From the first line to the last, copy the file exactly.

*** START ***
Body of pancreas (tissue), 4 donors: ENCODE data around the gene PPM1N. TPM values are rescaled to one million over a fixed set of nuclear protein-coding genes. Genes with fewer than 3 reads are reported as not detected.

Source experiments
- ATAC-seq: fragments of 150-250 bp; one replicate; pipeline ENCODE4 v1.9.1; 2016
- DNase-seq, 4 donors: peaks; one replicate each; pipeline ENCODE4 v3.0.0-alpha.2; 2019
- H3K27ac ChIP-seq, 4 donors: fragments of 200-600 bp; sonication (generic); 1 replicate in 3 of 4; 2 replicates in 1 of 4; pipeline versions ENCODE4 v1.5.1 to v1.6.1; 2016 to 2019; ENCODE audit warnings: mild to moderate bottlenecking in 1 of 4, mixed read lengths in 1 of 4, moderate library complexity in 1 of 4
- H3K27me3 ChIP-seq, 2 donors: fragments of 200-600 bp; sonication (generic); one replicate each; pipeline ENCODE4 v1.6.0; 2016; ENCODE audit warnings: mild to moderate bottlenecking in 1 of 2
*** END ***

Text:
Body of pancreas (tissue), 4 donors: ENCODE data around the gene PPM1N. TPM values are rescaled to one million over a fixed set of nuclear protein-coding genes. Genes with fewer than 3 reads are reported as not detected.

Source experiments
- ATAC-seq: fragments of 150-250 bp; one replicate; pipeline ENCODE4 v1.9.1; 2016
- DNase-seq, 4 donors: peaks; one replicate each; pipeline ENCODE4 v3.0.0-alpha.2; 2019
- H3K27ac ChIP-seq, 4 donors: fragments of 200-600 bp; sonication (generic); 1 replicate in 3 of 4; 2 replicates in 1 of 4; pipeline versions ENCODE4 v1.5.1 to v1.6.1; 2016 to 2019; ENCODE audit warnings: mild to moderate bottlenecking in 1 of 4, mixed read lengths in 1 of 4, moderate library complexity in 1 of 4
- H3K27me3 ChIP-seq, 2 donors: fragments of 200-600 bp; sonication (generic); one replicate each; pipeline ENCODE4 v1.6.0; 2016; ENCODE audit warnings: mild to moderate bottlenecking in 1 of 2